A nation mourns its leader. In the far north, they gallop by reindeer towards the nearest village; in the far south, they gather around the sound system on an oil rig, heads bowed. Across thousands of miles and many states, people gather. They are stunned, sorrowful, and as scared as one might expect from a state that lost more than 20 million citizens only a decade earlier.
Women weep. Men remove their hats. Children buy commemorative editions of newspapers. Everyone listens intently to the state broadcaster, hanging on to every detail concerning their late premier. The autopsy takes in every last breath and medical detail.
Following on from Armando Iannucci’s 2017 comedy, the second film to deal with the death of Joseph Stalin has elicited some strange and varied responses in the US.
“The cult of personality is shown in stark and frightening clarity,” writes Sheila O’Malley on the Roger Ebert website. The author goes on to characterise the film as a kind of illustrated guide to Khrushchev’s “secret speech” in which he denounced Stalin for elevating himself above both party and nation, and stated: “Comrades, we must abolish the cult of the individual decisively, once and for all.”
Meanwhile, Kyle Smith at National Review denounces State Funeral as “a slog of a documentary that could have been made by the Soviet state propaganda machine”, a pronouncement that probably says more about the author than the film.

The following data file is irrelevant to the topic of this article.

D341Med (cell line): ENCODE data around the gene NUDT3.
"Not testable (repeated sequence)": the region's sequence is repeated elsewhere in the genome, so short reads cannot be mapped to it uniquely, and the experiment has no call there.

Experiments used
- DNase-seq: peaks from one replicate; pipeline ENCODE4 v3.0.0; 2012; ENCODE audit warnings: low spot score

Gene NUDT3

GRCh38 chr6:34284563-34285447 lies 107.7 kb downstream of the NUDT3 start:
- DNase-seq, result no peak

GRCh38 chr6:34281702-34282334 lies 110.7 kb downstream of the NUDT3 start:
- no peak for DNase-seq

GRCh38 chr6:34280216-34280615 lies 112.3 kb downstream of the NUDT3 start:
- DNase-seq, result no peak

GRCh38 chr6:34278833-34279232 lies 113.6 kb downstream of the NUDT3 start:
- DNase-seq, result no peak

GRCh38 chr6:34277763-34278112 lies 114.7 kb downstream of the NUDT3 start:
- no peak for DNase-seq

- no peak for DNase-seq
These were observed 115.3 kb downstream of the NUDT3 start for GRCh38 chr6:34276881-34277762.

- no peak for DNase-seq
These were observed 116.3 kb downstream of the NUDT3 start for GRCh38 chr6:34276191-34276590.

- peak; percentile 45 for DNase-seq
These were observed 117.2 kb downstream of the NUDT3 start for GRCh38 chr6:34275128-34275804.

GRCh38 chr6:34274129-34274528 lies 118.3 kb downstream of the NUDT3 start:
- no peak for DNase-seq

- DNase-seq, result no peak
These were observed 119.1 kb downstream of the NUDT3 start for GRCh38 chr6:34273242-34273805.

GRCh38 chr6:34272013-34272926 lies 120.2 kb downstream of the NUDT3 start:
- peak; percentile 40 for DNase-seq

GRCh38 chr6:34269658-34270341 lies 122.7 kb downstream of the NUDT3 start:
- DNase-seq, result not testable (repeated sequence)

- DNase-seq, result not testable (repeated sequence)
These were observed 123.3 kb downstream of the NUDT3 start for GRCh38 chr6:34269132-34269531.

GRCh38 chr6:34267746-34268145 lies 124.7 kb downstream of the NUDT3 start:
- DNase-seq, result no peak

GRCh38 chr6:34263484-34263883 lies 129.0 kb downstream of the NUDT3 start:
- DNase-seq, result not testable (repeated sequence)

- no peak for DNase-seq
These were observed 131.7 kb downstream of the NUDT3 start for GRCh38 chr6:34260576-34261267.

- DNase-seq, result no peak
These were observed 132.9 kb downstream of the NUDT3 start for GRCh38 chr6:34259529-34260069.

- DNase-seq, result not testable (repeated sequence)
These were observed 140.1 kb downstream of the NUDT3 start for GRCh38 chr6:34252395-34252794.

Such generalisations are impossible when reckoning with a film with millions of subjects as shot by hundreds of film-makers. In common with the Soviet Union it depicts, State Funeral is simultaneously a Rorschach test and an enormous 11-timezone undertaking; it is a found-footage documentary that captures life in thrilling, painstaking detail in the hours and days after Stalin’s death.
There is no voiceover, context, or explanatory intertitles in this new film from director Sergei Loznitsa, only contemporaneous newsreels and home movies spliced together with extraordinary finesse by editor Danielius Kokanauskis. The colour footage is so vivid one half expects it to smudge the screen; the monochrome is high contrast enough to rival the slickest digital technology.
Whatever the Ukrainian director’s intentions, an extraterrestrial with no prior knowledge might watch and marvel at the rituals of the titular event specifically, and of death generally. Wreaths are laid. Crowds converge. The hyperbole applied to Stalin – “the greatest genius in the history of mankind” – is an extreme version of the keening and extravagant appraisals overheard at many funerals. “There is no death here; there is only eternal life,” is another phrase that is parroted both here and during many less grandiose burials.
Throngs of mourners from Tallinn to Azerbaijan to Vladivostok are joined by dignitaries carrying their own small suitcases and descending from propellor planes, as they arrive from Czechoslovakia, Romania and East Germany; other visitors include a delegation from the Communist Party of Great Britain.
A fascinating and invaluable document for all of its considerable run time, State Funeral is an occasion worthy of the title.